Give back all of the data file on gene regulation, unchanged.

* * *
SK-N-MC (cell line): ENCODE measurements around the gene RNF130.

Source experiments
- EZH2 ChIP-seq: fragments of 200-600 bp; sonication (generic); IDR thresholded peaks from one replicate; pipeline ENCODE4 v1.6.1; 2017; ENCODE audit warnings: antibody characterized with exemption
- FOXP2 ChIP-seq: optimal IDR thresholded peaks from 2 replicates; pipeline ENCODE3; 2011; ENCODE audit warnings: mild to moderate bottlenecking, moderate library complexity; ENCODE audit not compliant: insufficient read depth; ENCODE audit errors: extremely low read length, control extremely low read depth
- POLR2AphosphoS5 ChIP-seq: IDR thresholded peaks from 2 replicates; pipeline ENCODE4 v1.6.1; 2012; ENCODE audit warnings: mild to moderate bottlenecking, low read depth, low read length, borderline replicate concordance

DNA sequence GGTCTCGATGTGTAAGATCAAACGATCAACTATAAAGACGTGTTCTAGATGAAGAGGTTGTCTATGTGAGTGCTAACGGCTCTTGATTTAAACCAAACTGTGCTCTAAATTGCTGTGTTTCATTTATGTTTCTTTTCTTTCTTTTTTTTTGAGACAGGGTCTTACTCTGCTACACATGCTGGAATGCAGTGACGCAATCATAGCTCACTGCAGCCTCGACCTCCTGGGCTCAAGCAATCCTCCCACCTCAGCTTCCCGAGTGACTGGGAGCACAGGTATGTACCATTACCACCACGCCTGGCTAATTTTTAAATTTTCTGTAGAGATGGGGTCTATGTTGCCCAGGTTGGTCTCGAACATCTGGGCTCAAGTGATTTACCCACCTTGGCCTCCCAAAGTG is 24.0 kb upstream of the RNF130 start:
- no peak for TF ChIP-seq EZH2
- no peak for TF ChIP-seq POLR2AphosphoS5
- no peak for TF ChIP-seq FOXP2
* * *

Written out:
SK-N-MC (cell line): ENCODE measurements around the gene RNF130.

Source experiments
- EZH2 ChIP-seq: fragments of 200-600 bp; sonication (generic); IDR thresholded peaks from one replicate; pipeline ENCODE4 v1.6.1; 2017; ENCODE audit warnings: antibody characterized with exemption
- FOXP2 ChIP-seq: optimal IDR thresholded peaks from 2 replicates; pipeline ENCODE3; 2011; ENCODE audit warnings: mild to moderate bottlenecking, moderate library complexity; ENCODE audit not compliant: insufficient read depth; ENCODE audit errors: extremely low read length, control extremely low read depth
- POLR2AphosphoS5 ChIP-seq: IDR thresholded peaks from 2 replicates; pipeline ENCODE4 v1.6.1; 2012; ENCODE audit warnings: mild to moderate bottlenecking, low read depth, low read length, borderline replicate concordance

DNA sequence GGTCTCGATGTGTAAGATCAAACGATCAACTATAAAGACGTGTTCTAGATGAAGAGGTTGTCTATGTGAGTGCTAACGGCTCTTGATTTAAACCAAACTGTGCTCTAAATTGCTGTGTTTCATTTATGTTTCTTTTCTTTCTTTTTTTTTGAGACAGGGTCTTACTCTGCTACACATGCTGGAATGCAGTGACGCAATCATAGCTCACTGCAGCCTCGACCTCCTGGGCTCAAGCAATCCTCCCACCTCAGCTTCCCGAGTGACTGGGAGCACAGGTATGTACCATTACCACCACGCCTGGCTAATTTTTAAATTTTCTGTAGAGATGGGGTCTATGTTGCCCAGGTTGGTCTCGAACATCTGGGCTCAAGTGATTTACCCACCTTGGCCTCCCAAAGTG is 24.0 kb upstream of the RNF130 start:
- no peak for TF ChIP-seq EZH2
- no peak for TF ChIP-seq POLR2AphosphoS5
- no peak for TF ChIP-seq FOXP2